The oldest remaining member of the Tuskegee Airmen has died. Willie Rogers of St. Petersburg, Fla., died Friday from complications of a stroke. He was 101. Rogers served in logistics and administration as part of the US Armed Forces' first all-black aviation squadron during World War II, but only revealed that fact to family members in 2012, reports the Tampa Bay Times. He received a Congressional Gold Medal a year later, some six years after the Tuskegee Airmen were initially honored at the White House. Though Rogers was shot by German soldiers during a military mission in 1943, "he would always say there were many who deserved attention more, but were not here to receive it," says daughter Veronica Williams.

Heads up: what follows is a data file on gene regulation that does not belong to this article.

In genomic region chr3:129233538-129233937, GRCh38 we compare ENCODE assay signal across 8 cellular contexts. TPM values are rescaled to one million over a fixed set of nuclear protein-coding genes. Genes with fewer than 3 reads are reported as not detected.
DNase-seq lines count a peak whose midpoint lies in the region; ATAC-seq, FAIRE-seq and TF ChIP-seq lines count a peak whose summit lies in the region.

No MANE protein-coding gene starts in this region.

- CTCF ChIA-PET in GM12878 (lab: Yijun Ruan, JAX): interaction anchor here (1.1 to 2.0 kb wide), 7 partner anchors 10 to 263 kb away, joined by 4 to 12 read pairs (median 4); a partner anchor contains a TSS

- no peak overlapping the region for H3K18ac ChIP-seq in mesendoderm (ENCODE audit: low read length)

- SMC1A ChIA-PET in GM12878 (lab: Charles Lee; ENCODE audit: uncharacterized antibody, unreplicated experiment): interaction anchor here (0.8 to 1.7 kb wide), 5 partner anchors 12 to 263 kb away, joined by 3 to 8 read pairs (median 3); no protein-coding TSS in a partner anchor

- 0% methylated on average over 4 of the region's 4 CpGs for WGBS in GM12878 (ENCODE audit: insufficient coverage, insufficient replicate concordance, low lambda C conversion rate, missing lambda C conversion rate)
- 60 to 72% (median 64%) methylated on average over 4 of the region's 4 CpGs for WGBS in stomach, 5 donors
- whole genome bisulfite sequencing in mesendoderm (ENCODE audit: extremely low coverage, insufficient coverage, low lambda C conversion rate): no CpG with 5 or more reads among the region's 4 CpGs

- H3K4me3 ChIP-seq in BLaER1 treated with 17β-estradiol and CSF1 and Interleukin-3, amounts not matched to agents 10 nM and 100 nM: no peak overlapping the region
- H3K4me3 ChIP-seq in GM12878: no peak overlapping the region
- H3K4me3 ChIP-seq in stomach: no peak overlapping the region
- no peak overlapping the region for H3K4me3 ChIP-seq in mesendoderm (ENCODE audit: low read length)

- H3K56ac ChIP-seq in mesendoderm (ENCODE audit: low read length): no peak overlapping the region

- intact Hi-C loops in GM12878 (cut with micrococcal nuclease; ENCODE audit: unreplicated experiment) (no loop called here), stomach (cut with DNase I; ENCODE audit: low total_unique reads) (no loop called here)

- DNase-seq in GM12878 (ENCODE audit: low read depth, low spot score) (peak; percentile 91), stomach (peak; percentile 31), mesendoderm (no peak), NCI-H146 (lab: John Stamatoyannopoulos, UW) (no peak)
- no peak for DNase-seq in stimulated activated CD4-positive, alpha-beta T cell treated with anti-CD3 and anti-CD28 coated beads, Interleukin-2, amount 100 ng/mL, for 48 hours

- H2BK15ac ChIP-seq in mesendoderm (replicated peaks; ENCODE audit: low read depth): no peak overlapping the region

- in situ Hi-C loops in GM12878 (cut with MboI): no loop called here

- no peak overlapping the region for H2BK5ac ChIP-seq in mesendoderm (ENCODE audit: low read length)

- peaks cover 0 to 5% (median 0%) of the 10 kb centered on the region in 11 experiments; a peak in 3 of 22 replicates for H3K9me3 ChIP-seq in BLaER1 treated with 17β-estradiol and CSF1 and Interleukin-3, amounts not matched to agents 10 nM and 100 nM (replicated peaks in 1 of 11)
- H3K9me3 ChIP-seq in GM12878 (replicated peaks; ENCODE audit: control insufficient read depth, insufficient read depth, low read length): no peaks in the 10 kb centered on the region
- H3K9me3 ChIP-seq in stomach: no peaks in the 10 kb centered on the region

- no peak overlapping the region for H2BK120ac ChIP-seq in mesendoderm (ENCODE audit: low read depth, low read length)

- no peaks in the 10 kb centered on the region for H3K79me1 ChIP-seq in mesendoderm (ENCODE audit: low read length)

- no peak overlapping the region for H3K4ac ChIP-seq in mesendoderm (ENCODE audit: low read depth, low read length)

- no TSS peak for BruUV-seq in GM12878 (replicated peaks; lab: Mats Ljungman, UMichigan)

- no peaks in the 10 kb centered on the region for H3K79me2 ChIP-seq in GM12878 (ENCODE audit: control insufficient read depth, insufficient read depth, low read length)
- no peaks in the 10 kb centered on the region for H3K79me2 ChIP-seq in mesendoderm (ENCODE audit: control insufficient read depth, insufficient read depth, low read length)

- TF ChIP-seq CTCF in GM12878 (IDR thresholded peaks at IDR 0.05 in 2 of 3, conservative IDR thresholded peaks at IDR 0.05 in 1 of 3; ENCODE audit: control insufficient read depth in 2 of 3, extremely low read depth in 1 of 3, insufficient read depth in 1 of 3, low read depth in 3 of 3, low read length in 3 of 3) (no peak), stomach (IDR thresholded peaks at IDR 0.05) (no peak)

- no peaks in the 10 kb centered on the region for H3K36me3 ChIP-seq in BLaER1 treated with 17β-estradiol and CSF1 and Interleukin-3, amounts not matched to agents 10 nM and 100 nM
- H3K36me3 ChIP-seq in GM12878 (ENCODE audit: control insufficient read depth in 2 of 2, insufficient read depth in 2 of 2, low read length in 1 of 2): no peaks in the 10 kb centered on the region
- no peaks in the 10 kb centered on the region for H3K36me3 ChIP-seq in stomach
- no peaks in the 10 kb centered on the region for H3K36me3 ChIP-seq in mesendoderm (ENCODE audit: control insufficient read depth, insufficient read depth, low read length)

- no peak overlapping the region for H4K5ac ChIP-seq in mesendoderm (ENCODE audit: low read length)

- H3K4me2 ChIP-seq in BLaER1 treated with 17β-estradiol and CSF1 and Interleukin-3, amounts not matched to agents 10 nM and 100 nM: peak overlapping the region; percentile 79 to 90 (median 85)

Drafted in 1942, per BayNews9, Rogers "didn't like to give specifics about what occurred to him. He saw things that were bad," including the Dachau concentration camp after Germany’s surrender, Williams says. "And he experienced treatment because he was African-American that wasn't fair." After the war, Rogers started a business repairing radios and "lived by the greatest commandment—to love one another," Williams says. His motto was "treat everyone with dignity, pride and integrity," she adds. "He recognized that we as people and he as a black man have come a long way but that there is still more to go. But in God's eyes there is no color, he'd say." (Two Tuskegee Airmen and lifelong friends died on the same day.)